STA, 31 January - A two-month-old baby has died in a Roma village which lacks basic infrastructure such as electricity and water near Ribnica, southern Slovenia, triggering finger-pointing between institutions and severe criticism by Amnesty International (AI) Slovenia.
The baby died of pneumonia a month ago in Goriča Vas, where the family with three children had lived in great poverty in a shack, sleeping on blankets on the floor.
Two days after the baby's death, the other children were placed in a crisis centre, with social workers citing the poor living conditions, lack of water and poor care for the children, the newspaper Dnevnik reported yesterday.
Ordered to improve the living conditions, the parents moved to a relative's house in a nearby village, but have not yet been reunited with the children.
There are several illegal Roma villages with inhumane living conditions in the Dolenjska region, two villages with 150 inhabitants in the Ribnica municipality alone.
The local Kočevje social work centre is in the process of taking seven children from their families, according to Dnevnik.
Amnesty International Slovenia has called for decent living conditions, saying inaction by local and national authorities leaves many Roma families without water and electricity.
It says on its website that several Roma people have complained to the European Court of Human Rights for having their universal right to water violated.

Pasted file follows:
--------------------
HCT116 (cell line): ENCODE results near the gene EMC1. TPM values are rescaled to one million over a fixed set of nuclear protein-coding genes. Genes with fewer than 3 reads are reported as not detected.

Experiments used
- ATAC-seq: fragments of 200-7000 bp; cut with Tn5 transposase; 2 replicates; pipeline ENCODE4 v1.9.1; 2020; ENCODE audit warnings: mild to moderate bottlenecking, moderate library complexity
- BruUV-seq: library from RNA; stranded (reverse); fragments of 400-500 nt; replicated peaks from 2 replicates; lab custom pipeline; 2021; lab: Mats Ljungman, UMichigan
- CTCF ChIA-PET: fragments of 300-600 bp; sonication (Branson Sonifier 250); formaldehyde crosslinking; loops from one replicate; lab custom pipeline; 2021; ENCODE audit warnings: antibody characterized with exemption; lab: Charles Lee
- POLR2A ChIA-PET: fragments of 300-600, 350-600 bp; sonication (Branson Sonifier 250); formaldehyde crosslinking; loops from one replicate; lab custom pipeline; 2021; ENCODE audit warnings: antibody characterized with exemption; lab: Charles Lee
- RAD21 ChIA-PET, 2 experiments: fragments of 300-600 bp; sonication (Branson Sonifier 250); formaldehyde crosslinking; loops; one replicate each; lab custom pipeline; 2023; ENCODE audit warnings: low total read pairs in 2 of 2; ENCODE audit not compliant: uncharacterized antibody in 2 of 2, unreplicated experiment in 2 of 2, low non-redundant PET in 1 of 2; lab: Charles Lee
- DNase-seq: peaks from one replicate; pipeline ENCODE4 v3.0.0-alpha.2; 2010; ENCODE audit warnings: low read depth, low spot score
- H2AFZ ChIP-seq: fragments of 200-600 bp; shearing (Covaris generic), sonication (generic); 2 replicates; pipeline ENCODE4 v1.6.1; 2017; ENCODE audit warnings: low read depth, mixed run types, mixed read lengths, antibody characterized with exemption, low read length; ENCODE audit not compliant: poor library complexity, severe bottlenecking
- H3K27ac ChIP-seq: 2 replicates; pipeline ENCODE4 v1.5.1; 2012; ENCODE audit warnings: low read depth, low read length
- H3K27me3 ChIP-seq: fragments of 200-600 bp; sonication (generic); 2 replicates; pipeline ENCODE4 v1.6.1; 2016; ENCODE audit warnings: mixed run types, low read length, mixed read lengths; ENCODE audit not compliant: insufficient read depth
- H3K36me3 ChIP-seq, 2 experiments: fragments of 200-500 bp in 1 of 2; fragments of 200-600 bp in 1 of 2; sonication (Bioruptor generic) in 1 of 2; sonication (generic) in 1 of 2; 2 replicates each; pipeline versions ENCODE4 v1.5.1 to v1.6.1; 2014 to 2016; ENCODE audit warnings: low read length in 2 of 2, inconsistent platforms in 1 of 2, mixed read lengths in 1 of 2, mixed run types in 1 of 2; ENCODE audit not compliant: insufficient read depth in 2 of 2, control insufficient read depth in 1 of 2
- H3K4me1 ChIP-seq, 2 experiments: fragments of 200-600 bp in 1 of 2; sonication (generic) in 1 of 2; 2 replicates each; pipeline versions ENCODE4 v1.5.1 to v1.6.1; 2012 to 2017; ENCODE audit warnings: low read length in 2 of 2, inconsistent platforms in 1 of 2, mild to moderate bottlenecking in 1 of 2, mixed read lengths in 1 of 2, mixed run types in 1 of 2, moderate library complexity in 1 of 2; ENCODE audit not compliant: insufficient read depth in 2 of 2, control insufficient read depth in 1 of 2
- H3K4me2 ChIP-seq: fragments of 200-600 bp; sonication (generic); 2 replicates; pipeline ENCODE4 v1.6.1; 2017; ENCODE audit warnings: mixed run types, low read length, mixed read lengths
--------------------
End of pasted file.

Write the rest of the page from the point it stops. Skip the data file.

The NGO also says that Roma infant death rate is four times higher than in the rest of the country's population.
Its director Nataša Posel blames the situation on inaction by those who have power to change it, pointing a finger at several ministers in the outgoing government, mayors of municipalities with Roma villages, Office for Nationalities boss Stane Baluh and two directors of local social work centres.
AI Slovenia has thus urged the state to immediately provide housing units for families from illegal Roma villages as well as access to water, electricity and toilet facilities.
The state should also overhaul inefficient mechanisms to include Roma children in education and provide assistance to the entire community at all levels.
Ribnica, on the other hand, denies being inactive, but says funds for Roma housing and other basic infrastructure should be managed at national rather than local level.
Its official Tina Peček told the STA on Friday the Office for Nationalities had been notified of the situation in Goriča Vas last year, and several mayors had jointly urged the government to take action.
Although the Human Rights Ombudsman asked the municipality to provide the basic infrastructure in the village back in 2015, Peček said there was no legal basis for it.
The ombudsman then turned to the Office for Nationalities, saying the government should provide for human rights of the Roma when they are violated at local level.
The office, however, said today it had made great efforts to encourage Ribnica to be proactive.
It noted the good cooperation with one of its representatives, but regretted that despite encouraging prospects last year, no major progress had been made.